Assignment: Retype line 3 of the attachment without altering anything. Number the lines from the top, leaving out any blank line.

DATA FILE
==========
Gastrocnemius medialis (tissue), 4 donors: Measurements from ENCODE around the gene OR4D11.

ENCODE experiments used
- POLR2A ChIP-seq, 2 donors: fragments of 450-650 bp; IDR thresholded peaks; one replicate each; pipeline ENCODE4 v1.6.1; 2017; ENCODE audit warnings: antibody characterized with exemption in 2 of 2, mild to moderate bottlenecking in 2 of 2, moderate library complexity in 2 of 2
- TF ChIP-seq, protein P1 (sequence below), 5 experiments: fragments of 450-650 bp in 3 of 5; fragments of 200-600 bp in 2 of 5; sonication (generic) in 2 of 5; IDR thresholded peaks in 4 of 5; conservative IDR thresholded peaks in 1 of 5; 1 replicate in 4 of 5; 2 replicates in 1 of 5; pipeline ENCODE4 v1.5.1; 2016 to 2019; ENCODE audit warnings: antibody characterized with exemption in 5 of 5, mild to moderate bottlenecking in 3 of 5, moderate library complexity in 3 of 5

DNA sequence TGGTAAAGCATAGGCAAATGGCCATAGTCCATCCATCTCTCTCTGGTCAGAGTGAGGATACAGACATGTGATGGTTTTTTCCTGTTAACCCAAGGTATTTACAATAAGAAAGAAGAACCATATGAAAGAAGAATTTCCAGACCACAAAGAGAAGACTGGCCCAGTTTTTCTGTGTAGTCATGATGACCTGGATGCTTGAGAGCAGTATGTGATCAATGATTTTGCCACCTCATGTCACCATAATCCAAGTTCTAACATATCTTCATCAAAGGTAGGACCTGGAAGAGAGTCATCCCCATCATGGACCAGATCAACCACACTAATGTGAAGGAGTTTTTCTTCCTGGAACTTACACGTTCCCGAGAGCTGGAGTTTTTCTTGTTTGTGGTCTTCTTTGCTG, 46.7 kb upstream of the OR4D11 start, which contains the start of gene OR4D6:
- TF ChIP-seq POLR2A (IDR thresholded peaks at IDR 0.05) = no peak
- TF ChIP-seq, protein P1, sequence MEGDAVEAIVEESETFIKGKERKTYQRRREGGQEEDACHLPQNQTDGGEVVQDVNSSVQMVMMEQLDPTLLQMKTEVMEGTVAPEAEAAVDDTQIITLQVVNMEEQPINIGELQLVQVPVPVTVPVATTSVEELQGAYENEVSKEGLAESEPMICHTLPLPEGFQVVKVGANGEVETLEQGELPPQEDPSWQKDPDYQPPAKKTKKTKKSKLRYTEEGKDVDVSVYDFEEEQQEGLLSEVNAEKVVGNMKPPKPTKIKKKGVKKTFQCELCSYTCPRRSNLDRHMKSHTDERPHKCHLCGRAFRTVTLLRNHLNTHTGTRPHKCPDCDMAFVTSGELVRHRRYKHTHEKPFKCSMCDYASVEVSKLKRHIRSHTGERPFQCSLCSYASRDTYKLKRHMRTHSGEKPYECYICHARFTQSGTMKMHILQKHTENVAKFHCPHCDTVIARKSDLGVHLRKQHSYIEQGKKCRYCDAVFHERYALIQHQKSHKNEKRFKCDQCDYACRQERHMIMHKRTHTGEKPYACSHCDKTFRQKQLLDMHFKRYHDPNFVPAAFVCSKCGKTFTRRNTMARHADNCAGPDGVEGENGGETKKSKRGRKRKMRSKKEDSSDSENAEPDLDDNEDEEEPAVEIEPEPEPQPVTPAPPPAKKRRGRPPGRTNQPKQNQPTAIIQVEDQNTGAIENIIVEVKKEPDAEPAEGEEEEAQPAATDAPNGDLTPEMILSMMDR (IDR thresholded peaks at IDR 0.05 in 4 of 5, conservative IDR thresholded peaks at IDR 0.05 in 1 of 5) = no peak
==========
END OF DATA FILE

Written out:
- POLR2A ChIP-seq, 2 donors: fragments of 450-650 bp; IDR thresholded peaks; one replicate each; pipeline ENCODE4 v1.6.1; 2017; ENCODE audit warnings: antibody characterized with exemption in 2 of 2, mild to moderate bottlenecking in 2 of 2, moderate library complexity in 2 of 2